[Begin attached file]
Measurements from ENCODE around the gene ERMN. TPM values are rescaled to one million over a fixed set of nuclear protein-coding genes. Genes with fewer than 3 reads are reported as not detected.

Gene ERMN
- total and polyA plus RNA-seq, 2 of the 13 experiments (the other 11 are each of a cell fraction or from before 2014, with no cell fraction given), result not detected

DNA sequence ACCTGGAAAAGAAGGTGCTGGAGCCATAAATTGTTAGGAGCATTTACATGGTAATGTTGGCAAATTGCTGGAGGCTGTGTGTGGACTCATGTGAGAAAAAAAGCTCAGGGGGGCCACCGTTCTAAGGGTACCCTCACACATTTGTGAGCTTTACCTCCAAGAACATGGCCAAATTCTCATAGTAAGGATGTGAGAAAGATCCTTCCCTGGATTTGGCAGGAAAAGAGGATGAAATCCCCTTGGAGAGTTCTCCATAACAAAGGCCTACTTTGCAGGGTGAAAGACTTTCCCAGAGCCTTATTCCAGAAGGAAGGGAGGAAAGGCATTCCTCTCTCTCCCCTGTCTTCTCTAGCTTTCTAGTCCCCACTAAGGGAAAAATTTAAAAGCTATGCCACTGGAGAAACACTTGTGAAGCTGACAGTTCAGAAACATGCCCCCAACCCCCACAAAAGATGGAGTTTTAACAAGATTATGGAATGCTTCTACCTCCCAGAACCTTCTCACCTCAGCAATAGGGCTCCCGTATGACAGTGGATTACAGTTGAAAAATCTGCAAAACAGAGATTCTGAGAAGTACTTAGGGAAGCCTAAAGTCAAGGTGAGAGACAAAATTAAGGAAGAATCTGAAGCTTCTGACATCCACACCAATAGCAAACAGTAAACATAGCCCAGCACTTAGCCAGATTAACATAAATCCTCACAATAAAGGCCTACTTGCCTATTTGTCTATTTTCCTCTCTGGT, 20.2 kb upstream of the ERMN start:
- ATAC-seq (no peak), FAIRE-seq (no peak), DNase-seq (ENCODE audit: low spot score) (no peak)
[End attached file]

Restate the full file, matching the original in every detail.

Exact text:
Measurements from ENCODE around the gene ERMN. TPM values are rescaled to one million over a fixed set of nuclear protein-coding genes. Genes with fewer than 3 reads are reported as not detected.

Gene ERMN
- total and polyA plus RNA-seq, 2 of the 13 experiments (the other 11 are each of a cell fraction or from before 2014, with no cell fraction given), result not detected

DNA sequence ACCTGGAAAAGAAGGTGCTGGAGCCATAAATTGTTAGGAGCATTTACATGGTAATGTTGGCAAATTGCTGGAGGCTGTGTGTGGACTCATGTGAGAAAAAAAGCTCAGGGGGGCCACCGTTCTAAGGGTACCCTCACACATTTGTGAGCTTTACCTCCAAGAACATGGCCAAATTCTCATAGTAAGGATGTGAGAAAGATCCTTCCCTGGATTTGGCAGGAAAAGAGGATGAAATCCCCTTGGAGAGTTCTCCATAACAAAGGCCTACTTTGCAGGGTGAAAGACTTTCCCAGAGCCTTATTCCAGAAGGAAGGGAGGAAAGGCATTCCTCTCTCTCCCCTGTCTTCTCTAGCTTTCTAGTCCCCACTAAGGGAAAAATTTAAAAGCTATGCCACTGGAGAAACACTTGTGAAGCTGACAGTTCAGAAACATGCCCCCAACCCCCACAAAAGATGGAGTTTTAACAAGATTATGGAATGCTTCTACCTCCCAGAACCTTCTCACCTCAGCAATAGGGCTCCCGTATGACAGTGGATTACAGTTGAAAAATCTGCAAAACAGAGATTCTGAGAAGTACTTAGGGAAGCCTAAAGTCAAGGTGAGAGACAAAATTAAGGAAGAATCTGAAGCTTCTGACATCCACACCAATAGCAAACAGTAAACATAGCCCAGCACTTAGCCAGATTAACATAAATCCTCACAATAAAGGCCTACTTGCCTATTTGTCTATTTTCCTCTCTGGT, 20.2 kb upstream of the ERMN start:
- ATAC-seq (no peak), FAIRE-seq (no peak), DNase-seq (ENCODE audit: low spot score) (no peak)